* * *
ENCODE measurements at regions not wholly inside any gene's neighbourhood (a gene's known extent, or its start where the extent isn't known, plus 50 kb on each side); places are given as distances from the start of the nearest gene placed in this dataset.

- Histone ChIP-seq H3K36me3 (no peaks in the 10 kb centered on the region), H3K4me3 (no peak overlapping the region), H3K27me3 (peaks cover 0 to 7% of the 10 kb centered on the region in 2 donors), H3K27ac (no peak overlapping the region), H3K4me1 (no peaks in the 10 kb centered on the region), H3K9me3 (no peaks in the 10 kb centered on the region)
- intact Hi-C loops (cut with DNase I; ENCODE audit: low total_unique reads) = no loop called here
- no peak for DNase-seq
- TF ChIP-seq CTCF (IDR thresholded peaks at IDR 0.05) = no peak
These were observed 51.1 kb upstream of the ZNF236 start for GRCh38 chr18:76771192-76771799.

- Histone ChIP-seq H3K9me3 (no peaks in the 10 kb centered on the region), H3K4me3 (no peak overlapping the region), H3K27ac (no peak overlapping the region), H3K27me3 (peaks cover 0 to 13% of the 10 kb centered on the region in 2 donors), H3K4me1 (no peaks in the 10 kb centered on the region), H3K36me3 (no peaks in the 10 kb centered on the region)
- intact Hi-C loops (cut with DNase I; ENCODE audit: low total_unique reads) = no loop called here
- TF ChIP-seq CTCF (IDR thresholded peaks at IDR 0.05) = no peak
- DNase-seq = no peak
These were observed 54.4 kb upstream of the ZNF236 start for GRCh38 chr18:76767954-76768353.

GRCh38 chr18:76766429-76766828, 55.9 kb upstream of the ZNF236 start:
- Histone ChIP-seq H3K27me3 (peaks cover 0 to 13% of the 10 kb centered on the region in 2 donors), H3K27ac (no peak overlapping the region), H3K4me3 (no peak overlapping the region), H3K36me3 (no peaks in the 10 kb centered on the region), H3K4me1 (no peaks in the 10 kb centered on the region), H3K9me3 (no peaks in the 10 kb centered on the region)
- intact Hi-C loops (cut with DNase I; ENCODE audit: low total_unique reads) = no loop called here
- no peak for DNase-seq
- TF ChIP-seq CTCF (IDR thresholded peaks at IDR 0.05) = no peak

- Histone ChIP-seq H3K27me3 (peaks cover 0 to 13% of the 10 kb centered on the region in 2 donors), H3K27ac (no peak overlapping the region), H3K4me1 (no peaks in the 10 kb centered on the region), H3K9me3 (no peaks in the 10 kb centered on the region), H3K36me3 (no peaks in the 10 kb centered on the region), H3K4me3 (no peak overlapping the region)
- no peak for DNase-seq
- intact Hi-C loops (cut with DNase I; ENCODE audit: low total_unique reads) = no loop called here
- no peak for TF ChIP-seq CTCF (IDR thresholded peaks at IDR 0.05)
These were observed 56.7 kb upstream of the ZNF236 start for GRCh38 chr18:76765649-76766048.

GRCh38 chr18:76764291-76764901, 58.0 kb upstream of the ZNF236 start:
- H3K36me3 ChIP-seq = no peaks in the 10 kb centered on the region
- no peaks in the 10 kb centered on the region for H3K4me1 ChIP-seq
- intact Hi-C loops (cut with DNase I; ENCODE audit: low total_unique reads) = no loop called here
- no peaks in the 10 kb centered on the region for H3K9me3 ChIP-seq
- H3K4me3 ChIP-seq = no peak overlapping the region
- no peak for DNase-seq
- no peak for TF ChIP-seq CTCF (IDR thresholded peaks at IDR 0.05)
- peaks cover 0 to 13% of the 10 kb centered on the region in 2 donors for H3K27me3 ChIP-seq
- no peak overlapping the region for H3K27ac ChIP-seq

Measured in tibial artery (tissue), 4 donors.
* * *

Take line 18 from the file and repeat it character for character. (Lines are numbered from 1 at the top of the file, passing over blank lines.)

- no peak for DNase-seq